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Would you consider purchasing a Polaroid OneStep?
Yes
33%
 33%  [ 1 ]
No
66%
 66%  [ 2 ]
Total Votes : 3

GeoVarleee
1248671.  Sun Sep 10, 2017 3:51 pm Reply with quote

Edwin Land’s creation of the first instant camera in 1947 was a pioneering moment in photographic technology. For the first time, any amateur snapper could create their own print. Internal pressure rollers inside the camera spread chemicals from a sealed compartment on to photosensitive paper, revealing the result within a minute of clicking the shutter. Newspapers were quick to label the Polaroid system “revolutionary”, but even then nobody anticipated the esteem that future designs would achieve.

It was the 1977 Polaroid OneStep that bore the look worshipped today by hosts of millennials. Backed by a popular advertising campaign, the inexpensive boxy gadget, with its white casing and colour spectrum stripe, was the best-selling camera in the US for four consecutive years. Changes in fashion and digital technology took their toll on sales, however, and Polaroid discontinued its instant film in 2008.

Desperate for Polaroids not to fall into disuse, a group of enthusiasts calling themselves The Impossible Project began to produce the coveted film. It reported a 75 per cent increase in 18- to 25-year-old consumers in 2013-14, a rise likely to have been driven by the popularity of Instagram. The app was launched in 2010 using a logo inspired by the Polaroid OneStep, a nod to the app’s retro-inspired photo filters. Instagram now has an estimated 600m monthly users.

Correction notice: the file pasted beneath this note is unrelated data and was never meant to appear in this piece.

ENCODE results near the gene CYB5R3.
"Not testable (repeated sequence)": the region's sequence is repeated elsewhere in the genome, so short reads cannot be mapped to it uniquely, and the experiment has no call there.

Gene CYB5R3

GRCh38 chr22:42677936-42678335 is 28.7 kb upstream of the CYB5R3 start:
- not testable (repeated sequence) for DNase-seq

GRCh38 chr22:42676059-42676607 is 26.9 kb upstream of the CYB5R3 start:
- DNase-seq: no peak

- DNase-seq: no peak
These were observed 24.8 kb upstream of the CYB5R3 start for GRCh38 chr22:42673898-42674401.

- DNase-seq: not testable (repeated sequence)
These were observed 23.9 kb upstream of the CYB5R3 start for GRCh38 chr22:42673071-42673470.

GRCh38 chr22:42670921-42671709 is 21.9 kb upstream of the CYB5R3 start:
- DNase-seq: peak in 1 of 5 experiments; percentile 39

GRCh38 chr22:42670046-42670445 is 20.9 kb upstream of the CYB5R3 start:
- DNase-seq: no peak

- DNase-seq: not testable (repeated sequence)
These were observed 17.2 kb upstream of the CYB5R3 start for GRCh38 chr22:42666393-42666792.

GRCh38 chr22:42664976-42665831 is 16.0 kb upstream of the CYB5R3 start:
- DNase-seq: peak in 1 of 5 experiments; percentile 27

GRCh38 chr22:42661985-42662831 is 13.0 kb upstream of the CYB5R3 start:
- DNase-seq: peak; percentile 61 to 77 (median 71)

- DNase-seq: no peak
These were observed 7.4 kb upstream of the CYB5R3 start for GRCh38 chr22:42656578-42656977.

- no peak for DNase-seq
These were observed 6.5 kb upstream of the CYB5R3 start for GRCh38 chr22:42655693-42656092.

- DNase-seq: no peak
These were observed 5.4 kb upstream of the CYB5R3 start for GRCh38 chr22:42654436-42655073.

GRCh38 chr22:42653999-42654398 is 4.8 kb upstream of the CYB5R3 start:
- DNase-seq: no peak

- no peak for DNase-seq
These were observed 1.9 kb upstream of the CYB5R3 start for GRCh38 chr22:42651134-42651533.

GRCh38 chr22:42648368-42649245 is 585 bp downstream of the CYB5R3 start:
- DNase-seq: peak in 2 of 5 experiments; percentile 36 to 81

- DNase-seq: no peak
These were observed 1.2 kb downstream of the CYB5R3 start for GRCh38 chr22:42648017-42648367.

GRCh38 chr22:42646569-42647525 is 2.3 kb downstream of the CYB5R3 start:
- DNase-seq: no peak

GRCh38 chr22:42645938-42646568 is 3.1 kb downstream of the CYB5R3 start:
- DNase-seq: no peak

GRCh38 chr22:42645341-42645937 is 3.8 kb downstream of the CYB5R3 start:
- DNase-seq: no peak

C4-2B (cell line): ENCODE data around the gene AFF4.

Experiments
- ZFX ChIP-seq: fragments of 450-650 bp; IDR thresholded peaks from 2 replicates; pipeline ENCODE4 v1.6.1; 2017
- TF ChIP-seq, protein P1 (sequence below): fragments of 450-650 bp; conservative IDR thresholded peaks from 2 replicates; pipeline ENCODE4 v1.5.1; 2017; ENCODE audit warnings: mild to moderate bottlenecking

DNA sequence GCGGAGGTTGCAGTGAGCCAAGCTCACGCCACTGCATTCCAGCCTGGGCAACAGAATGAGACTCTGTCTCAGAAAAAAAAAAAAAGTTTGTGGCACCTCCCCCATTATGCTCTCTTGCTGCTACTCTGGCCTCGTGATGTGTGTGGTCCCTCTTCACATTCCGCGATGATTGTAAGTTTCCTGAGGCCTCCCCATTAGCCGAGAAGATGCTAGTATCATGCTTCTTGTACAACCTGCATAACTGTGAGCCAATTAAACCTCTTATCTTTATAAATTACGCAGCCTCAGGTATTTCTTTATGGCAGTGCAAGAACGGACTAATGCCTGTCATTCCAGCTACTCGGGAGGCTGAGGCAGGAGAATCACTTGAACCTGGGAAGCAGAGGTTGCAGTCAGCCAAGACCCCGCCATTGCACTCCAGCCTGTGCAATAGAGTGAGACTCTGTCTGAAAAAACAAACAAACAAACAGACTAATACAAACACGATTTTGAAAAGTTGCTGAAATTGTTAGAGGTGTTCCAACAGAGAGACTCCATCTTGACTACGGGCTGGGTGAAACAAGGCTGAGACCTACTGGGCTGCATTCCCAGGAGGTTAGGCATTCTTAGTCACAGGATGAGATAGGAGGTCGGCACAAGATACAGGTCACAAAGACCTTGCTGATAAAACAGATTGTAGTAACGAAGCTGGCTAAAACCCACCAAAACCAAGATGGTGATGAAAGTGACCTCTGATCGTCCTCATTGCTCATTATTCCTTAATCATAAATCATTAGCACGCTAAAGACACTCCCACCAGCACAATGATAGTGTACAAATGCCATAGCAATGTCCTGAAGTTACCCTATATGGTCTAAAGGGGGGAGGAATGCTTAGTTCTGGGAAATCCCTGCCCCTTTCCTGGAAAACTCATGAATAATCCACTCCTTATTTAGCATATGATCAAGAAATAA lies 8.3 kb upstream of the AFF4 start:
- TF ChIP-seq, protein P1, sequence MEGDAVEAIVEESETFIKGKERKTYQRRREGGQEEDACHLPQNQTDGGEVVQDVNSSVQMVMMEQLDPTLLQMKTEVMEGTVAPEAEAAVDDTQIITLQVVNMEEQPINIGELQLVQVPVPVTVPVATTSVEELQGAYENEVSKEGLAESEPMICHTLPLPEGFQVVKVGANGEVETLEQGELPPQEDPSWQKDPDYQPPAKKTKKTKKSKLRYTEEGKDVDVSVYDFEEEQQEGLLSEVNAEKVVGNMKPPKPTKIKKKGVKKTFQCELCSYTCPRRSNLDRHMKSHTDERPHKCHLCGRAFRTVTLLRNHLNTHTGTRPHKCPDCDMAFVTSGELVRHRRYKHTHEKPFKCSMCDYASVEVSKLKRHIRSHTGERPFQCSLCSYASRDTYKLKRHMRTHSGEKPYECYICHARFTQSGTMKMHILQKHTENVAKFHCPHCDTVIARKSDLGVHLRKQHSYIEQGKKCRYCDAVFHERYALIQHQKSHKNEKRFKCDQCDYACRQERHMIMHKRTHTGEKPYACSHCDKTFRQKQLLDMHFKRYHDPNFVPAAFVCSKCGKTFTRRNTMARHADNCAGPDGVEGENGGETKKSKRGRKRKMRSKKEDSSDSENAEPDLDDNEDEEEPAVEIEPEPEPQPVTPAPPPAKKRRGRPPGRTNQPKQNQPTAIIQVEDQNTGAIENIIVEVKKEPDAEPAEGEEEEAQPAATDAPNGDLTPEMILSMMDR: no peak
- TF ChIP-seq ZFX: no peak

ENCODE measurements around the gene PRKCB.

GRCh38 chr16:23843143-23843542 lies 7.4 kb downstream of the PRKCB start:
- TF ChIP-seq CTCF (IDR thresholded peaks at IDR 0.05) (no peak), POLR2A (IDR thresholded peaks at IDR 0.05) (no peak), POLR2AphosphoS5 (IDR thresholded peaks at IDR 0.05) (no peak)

Land, who died in 1991, was described as someone who “could look into the future and eloquently describe the intersection of science, technology and aesthetics”. And while sales of digital cameras are falling, the retro OneStep’s popularity continues to grow.

Source: https://www.ft.com/content/e0813fce-1a14-11e7-a266-12672483791a

 
bobwilson
1249323.  Fri Sep 15, 2017 8:53 pm Reply with quote

hmm - looks like advertising to me. Can't even read the article without subscribing.

Quote:
And while sales of digital cameras are falling, the retro OneStep’s popularity continues to grow.


Really? What does that mean - for digital from (say) $100m a year to $95m a year, while OneStep goes from $50 to $100?

Hard to say without reading the article (and I'm buggered if I'm paying the FT to read an article)

 
Alfred E Neuman
1249360.  Sat Sep 16, 2017 4:04 am Reply with quote

bobwilson wrote:
hmm - looks like advertising to me. Can't even read the article without subscribing.

Quote:
And while sales of digital cameras are falling, the retro OneStep’s popularity continues to grow.


Really? What does that mean - for digital from (say) $100m a year to $95m a year, while OneStep goes from $50 to $100?

Hard to say without reading the article (and I'm buggered if I'm paying the FT to read an article)


It doesn't even say that they're selling any. Just that "their popularity continues to grow", which is so ill- defined a phrase that it's meaningless.

 

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